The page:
A Common-Sense Fire Safety Plan
Washington, August 19, 2023
Tags: Wildfire Mitigation
The world watched as Maui experienced the deadliest wildfire our nation has seen in more than a century. This may be a new concept to some – the horrific consequences of an untamed wildfire – but our communities in the 27th Congressional District are all too familiar with the danger fires pose to American lives and property.
Click here to read the full op-ed in the SCV Signal.
The world watched as Maui experienced the deadliest wildfire our nation has seen in more than a century. This may be a new concept to some – the horrific consequences of an untamed wildfire – but our communities in the 27th Congressional District are all too familiar with the danger fires pose to American lives and property. We cannot allow this tragedy to pass without making real-world, substantive changes to the way we predict, prevent, track, communicate and fight these fires.
Last month I introduced the Fire Weather Development Act. This legislation would improve fire weather forecasting, detection and collaboration among all levels of government to better protect communities vulnerable to wildfires.
I was grateful to see the FWDA pass through the Science, Space, and Technology Committee last month with strong bipartisan support. I look forward to the bill passing the House and Senate with strong bipartisan support so the president can sign it into law this year. Time is of the essence.
As our suburbs grow, so does the human-to-wildfire interface, especially here in North LA. County. As a result, it is not sufficient nor responsible for elected officials to simply attribute the increased risks to climate change. We have to look at the root-cause elements of the fire triangle (fuel, oxygen, heat) and update the way we forecast fire weather, coordinate agencies, predict movement of fires and support firefighters and citizens with modern technology and communication tools.
In Maui, many people didn’t receive timely warnings from the local system, which “relied on a series of sometimes confusing social media posts,” according to the Associated Press. Survivors reported receiving no warning messages before the fire reached them, while others said messages appeared and then disappeared from their cell phones and they couldn’t find instructions. The “perfect storm” conditions were self-evident, yet government and locals were caught off guard. Unfortunately, these errors have cost over 100 people their lives.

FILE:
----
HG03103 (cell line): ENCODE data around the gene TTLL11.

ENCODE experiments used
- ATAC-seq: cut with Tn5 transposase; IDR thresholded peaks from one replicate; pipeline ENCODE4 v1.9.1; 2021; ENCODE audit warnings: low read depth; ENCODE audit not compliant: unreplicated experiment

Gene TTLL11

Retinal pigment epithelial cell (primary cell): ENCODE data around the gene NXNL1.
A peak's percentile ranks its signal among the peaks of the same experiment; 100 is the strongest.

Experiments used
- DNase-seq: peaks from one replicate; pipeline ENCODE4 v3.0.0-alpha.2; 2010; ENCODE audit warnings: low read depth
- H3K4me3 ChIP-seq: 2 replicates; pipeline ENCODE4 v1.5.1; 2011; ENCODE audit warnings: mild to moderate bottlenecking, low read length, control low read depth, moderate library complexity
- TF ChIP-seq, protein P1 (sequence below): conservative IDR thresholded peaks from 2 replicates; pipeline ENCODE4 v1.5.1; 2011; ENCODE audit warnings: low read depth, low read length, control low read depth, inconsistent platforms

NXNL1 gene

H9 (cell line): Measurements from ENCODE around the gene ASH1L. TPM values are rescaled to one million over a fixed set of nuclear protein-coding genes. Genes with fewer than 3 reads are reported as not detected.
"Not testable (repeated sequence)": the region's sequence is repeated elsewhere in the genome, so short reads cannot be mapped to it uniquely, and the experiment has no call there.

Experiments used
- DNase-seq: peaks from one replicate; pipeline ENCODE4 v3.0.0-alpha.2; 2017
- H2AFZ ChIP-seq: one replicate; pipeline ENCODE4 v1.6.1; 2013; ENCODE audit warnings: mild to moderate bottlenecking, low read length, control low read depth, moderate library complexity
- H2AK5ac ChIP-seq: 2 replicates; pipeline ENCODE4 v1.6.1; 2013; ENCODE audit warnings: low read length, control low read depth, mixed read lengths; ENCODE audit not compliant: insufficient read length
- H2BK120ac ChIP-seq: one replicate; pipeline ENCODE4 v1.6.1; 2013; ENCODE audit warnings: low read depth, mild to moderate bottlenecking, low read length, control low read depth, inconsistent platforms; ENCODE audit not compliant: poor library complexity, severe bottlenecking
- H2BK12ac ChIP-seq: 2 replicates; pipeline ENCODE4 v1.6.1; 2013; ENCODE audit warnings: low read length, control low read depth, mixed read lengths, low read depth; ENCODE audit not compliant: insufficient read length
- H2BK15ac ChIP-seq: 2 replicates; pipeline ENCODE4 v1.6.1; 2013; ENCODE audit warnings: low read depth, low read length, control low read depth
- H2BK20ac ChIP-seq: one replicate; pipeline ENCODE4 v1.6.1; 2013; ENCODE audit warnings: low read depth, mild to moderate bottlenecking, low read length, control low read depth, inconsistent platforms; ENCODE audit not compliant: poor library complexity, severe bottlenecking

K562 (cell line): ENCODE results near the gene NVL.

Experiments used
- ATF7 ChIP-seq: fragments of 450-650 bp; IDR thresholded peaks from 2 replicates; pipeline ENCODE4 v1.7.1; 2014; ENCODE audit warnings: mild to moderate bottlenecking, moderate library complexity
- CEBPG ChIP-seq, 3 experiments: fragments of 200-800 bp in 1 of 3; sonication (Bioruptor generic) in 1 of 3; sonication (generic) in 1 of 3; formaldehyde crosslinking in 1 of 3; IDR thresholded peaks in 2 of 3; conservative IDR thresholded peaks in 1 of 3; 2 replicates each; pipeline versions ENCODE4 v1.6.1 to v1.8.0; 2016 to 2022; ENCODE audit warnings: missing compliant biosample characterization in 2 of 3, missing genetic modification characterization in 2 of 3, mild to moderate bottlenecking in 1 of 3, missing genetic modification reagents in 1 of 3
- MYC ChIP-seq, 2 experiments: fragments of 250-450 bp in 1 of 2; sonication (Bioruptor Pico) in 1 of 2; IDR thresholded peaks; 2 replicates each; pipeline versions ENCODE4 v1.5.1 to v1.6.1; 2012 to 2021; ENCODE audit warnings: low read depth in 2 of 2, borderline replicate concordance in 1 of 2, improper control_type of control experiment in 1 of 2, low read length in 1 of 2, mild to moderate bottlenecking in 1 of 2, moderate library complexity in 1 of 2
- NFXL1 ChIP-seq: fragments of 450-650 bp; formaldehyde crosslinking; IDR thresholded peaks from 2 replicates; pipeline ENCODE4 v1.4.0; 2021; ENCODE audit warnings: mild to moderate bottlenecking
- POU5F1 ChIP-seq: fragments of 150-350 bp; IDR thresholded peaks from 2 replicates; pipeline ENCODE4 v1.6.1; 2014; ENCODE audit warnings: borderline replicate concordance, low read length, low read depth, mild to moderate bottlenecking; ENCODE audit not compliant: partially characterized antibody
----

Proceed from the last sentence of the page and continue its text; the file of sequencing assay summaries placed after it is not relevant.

My legislation would establish a modern, standardized program to improve emergency communications that are not reliant solely on cellular service. It also streamlines data collection for local communities; and improves research and monitoring tools, including the use of unmanned drone technology and artificial intelligence for forecasting. In short, this bill would serve as a critical force multiplier for our firefighters in defense of our communities. It brings a set of tools to the firefighter that we would bring to a soldier on a battlefront.
This bill also complements the groundwork laid out in my bipartisan Fire Information and Reaction Enhancement Act, which would help develop technology to improve the prediction and early detection of wildfires, as well as the distribution of critical information during these emergencies.
The FIRE Act would also authorize the construction of a “fire-weather testbed” to develop and test new technologies, which would enhance our ability to combat wildfires before they spread to catastrophic levels. Too many Americans have experienced firsthand how wildfires can take lives, ravage land, and irreparably damage communities.
Last year, there were almost 70,000 wildfires that burned over 7.5 million acres across the country. This month, America witnessed the deadliest wildfire we’ve seen in more than a century. It’s well past time to take real-world action, and the Fire Weather Development Act is a common-sense, necessary step toward better protecting American lives and property.